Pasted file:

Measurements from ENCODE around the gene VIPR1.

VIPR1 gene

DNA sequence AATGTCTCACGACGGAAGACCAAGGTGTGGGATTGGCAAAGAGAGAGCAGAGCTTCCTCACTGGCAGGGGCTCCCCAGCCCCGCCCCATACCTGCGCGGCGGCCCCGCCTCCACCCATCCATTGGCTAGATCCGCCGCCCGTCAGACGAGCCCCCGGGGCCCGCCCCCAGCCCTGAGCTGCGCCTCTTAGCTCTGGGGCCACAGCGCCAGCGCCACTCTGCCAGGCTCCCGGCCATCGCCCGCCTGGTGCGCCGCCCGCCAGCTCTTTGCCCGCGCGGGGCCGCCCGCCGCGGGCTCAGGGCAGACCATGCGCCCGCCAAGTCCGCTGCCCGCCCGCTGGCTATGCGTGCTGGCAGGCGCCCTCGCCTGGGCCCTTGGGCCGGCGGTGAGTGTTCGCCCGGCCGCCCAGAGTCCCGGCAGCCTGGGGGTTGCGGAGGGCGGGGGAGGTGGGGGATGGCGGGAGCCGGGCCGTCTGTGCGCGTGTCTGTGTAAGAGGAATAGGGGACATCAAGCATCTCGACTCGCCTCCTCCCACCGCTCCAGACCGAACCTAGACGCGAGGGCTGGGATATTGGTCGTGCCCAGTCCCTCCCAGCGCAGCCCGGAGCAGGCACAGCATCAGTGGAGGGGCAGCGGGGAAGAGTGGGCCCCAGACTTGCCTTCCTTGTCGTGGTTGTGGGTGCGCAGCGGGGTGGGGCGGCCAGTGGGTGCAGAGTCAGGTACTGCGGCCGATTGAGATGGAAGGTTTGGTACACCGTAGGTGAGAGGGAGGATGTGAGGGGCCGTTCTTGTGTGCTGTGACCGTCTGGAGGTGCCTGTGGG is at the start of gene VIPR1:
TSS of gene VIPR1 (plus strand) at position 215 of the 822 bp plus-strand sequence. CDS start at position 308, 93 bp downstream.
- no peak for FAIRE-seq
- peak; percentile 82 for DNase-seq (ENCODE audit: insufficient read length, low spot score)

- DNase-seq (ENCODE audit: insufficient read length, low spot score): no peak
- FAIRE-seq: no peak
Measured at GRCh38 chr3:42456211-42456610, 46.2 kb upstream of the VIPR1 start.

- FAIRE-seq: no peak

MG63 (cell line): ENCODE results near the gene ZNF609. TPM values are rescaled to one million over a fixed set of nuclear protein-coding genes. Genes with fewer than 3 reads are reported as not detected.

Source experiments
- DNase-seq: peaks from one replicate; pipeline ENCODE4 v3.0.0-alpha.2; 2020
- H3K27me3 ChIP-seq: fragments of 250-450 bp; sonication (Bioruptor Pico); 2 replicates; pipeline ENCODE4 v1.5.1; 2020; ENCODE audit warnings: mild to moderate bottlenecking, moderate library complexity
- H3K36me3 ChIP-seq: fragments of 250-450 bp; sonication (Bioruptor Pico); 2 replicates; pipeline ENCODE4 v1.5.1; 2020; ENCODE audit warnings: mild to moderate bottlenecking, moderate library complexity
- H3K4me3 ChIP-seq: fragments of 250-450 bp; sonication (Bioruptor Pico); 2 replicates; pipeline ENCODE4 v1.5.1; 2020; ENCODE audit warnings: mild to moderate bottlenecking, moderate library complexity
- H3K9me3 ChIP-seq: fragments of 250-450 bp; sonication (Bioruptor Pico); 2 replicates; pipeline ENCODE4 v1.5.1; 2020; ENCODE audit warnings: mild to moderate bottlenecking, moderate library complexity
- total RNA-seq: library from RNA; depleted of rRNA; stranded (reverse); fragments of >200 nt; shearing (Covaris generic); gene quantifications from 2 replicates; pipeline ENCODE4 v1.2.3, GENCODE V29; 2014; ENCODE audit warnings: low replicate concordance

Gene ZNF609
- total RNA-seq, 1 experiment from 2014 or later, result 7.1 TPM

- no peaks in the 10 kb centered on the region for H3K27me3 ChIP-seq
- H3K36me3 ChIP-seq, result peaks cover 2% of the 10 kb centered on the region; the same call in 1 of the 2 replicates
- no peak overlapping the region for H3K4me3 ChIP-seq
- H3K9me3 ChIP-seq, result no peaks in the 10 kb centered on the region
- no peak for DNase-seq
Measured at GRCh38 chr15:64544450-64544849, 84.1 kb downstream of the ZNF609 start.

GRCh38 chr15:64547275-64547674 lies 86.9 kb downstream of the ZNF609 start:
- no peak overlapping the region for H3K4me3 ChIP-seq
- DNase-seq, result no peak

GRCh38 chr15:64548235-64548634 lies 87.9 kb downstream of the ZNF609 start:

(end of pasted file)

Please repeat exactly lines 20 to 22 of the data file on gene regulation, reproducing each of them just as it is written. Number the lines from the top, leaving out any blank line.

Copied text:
- total RNA-seq, 1 experiment from 2014 or later, result 7.1 TPM

- no peaks in the 10 kb centered on the region for H3K27me3 ChIP-seq
- H3K36me3 ChIP-seq, result peaks cover 2% of the 10 kb centered on the region; the same call in 1 of the 2 replicates